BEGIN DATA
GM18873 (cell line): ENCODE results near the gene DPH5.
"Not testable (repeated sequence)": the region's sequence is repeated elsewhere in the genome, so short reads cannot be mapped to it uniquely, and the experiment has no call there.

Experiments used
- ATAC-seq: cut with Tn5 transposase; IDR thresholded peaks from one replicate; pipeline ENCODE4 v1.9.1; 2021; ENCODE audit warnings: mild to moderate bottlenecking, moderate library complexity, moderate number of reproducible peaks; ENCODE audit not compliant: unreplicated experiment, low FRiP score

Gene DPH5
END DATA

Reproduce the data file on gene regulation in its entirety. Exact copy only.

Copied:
GM18873 (cell line): ENCODE results near the gene DPH5.
"Not testable (repeated sequence)": the region's sequence is repeated elsewhere in the genome, so short reads cannot be mapped to it uniquely, and the experiment has no call there.

Experiments used
- ATAC-seq: cut with Tn5 transposase; IDR thresholded peaks from one replicate; pipeline ENCODE4 v1.9.1; 2021; ENCODE audit warnings: mild to moderate bottlenecking, moderate library complexity, moderate number of reproducible peaks; ENCODE audit not compliant: unreplicated experiment, low FRiP score

Gene DPH5